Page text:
FAQ for Christmas

The History of Christmas Ornaments

"The reflections of candles in the brilliantly colored ornaments on the Christmas tree aren't the final stage in a steady development. Just as the Christmas festival as we know it hasn't always been celebrated since the birth of Christ. How then did it come to the glass ornaments that bring a sparkle to the otherwise so dull Winter days? As it often is, the scholars are divided when it comes to Christmas and for this reason the origins of the Christmas tree and Christmas decorations can explained in many different ways.

The fact that the Christmas-tree has it's origins in Europe's pre-Christian age has been proven by many scholars. The Christmas-tree is possibly a descendant of the old Germanic Yule-tree or the light-tree that was supposed to offer shelter from unwanted spirits on the cold Winter nights. Even a connection to the "Paradise Tree" with red apples and the Fall of Man has been suggested; many explanations are offered.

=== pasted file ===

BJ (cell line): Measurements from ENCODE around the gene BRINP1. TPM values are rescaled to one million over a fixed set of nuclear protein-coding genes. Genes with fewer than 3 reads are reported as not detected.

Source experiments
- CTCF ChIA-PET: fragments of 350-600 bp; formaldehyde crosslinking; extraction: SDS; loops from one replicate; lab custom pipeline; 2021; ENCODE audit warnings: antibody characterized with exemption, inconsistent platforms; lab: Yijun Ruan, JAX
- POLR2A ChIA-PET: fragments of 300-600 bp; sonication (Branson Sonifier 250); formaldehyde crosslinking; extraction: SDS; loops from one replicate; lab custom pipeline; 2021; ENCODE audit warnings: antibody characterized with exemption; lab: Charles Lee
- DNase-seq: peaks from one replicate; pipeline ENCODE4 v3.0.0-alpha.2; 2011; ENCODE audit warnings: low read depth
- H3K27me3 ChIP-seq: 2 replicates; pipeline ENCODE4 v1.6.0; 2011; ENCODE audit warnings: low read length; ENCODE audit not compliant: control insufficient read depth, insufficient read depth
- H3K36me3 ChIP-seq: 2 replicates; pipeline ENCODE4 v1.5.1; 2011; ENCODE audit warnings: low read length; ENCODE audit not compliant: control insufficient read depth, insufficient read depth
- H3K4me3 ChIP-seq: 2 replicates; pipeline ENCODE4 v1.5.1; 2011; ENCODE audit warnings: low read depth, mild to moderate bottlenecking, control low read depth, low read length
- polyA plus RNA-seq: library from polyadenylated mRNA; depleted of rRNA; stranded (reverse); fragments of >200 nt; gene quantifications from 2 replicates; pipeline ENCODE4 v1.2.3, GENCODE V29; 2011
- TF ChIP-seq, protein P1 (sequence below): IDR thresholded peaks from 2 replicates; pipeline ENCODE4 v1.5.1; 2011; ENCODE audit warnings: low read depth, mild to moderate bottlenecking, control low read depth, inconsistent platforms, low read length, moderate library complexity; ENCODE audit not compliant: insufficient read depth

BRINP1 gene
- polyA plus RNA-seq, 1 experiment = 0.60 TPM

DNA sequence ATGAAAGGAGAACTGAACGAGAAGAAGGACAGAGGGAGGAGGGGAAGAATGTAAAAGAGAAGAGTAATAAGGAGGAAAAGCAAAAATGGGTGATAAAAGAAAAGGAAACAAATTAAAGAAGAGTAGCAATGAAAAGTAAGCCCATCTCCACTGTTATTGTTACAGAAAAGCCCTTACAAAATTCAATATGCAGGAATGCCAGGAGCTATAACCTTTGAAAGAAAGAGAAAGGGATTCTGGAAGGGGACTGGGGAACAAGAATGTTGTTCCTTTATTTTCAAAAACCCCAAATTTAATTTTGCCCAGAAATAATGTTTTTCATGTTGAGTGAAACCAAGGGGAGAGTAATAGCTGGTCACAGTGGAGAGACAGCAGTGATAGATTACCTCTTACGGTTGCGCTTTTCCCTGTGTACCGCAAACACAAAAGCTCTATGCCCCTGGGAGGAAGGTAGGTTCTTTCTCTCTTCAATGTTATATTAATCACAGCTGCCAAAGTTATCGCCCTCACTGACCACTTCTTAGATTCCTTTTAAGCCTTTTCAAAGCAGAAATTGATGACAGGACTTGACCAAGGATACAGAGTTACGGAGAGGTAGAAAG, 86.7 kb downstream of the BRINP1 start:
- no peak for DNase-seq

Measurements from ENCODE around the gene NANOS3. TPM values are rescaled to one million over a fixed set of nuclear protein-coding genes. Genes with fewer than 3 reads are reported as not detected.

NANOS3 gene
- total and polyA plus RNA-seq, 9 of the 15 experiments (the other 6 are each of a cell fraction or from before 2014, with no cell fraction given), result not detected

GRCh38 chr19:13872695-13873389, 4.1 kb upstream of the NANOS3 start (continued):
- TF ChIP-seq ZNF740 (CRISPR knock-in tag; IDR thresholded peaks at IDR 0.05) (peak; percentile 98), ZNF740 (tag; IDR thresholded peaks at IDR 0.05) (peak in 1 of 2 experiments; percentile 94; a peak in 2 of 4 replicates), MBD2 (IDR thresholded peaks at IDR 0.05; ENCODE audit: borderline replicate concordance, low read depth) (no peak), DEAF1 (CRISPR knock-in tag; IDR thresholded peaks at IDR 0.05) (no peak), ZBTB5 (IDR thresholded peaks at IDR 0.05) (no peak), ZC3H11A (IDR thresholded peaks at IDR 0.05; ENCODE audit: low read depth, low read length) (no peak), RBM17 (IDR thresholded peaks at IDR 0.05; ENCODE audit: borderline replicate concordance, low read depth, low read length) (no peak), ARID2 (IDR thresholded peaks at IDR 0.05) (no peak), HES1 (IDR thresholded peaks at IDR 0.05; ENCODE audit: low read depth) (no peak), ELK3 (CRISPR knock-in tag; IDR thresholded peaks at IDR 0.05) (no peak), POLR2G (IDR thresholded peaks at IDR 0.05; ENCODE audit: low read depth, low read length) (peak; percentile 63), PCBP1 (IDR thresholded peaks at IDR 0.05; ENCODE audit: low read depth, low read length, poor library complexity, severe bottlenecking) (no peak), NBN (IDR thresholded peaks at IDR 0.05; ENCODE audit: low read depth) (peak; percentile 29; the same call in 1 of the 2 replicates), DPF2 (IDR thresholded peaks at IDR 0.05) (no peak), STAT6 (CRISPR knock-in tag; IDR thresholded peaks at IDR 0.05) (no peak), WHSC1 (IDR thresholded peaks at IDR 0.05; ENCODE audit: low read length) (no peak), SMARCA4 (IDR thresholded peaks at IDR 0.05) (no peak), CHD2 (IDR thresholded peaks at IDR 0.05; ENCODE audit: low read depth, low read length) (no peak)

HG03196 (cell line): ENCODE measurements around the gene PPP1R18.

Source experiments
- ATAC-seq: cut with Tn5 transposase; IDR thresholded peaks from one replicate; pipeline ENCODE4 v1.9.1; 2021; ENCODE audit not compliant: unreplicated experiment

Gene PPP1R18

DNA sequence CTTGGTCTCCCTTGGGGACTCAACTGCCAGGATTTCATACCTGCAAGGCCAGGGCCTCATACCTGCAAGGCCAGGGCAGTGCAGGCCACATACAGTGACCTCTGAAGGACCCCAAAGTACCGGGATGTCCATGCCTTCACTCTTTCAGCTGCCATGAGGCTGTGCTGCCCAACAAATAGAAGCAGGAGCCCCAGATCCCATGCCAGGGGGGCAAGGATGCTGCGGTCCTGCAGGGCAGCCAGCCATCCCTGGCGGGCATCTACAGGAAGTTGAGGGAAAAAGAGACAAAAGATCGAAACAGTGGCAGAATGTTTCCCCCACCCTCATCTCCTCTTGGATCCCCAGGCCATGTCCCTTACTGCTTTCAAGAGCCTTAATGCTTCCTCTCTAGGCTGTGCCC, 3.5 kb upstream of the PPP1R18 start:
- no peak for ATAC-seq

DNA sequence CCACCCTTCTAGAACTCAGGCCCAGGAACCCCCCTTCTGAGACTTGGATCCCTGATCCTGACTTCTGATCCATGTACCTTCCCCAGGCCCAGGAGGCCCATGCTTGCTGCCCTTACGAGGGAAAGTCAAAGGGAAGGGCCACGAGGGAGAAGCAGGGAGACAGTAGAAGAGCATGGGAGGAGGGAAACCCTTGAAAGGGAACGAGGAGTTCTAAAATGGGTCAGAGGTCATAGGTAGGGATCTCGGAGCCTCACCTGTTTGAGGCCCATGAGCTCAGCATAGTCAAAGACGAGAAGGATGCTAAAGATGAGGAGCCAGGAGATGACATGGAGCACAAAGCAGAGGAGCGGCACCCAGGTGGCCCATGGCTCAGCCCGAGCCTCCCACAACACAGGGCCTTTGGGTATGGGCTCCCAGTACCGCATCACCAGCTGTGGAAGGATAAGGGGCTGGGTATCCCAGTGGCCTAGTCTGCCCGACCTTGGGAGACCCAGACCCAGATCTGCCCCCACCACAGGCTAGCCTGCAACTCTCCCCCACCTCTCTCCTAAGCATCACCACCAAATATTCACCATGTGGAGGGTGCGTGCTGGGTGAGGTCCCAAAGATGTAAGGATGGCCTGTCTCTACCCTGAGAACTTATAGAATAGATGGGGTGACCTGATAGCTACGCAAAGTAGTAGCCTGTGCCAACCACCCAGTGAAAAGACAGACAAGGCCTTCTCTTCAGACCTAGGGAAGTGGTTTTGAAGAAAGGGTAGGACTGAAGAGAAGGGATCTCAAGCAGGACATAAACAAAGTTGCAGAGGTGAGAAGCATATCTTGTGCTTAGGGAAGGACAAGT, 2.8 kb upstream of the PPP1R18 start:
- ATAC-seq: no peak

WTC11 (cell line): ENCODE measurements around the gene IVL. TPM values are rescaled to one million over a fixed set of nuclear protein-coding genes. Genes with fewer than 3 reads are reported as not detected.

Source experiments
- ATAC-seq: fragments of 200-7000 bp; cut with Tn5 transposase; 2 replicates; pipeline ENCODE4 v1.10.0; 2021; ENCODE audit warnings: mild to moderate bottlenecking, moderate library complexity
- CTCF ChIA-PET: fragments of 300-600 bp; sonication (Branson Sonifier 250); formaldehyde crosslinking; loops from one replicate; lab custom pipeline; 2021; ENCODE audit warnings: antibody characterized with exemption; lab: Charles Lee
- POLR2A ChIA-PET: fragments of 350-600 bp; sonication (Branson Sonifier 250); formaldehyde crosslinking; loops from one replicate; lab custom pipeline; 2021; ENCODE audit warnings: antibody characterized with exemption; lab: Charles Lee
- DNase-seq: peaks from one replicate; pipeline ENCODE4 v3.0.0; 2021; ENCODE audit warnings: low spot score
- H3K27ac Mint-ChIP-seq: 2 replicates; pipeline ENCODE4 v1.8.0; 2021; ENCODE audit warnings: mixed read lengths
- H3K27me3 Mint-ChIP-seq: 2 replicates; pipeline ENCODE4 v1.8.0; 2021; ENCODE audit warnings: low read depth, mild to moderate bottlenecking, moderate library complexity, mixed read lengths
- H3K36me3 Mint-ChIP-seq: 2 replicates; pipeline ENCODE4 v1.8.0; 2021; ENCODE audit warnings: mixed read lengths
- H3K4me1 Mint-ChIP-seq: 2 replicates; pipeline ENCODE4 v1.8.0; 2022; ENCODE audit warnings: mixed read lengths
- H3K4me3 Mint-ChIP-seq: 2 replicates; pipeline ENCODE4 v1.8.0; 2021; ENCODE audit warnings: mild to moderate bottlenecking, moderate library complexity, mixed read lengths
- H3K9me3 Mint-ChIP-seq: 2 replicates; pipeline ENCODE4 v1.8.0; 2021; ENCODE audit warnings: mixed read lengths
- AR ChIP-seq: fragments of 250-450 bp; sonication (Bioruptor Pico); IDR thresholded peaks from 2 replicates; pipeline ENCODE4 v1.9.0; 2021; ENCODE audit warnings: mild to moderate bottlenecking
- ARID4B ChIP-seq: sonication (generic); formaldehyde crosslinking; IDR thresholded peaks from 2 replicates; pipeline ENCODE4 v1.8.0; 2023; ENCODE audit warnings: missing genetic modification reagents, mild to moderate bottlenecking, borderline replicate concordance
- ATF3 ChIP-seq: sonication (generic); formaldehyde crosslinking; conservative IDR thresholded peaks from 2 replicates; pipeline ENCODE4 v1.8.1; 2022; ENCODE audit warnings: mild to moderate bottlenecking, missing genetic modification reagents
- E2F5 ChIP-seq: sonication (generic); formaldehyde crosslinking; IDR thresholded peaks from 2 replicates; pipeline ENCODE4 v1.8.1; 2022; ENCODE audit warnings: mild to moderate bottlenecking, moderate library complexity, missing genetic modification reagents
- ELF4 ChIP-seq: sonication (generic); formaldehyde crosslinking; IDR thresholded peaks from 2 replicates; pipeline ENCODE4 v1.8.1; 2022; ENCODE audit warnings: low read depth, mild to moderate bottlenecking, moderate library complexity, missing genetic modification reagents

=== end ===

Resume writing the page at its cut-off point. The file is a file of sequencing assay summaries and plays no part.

The first documented mention of "Christmas greens" was made in 1494 in , Narrenschiff" from Sebastian Brant. There it is written: .... . und wer nit etwas nuwes hat und um das nuw jor singen gat und grün tannris steckt in sind huus, der meint, er lebt das jor nit .us... [and he who has received nothing new, and finds no joy in the new year and sets twigs of fir his house, believes he will not live life to the full in the coming year ]

Dancing and leaping and the giving of gifts, as well as displaying "Dannenreisig" (fir-tree twigs) in the meeting places is seen as a heathen right. This is documented in a sermon from the Geiler von Kaiserberg in Salzburg in the year 1508.

In 1525 in Salzburg an official decree relating to the chopping off of Christmas twigs was issued. Even at this early stage, environmental reason played a roll due to "forestall disadvantages", as did "superstitious beliefs". These heathen Christmas bushes first developed into bundles and then later into the whole tree. . In 1605 the first documented Christmas-tree is publicly erected in Straßburg.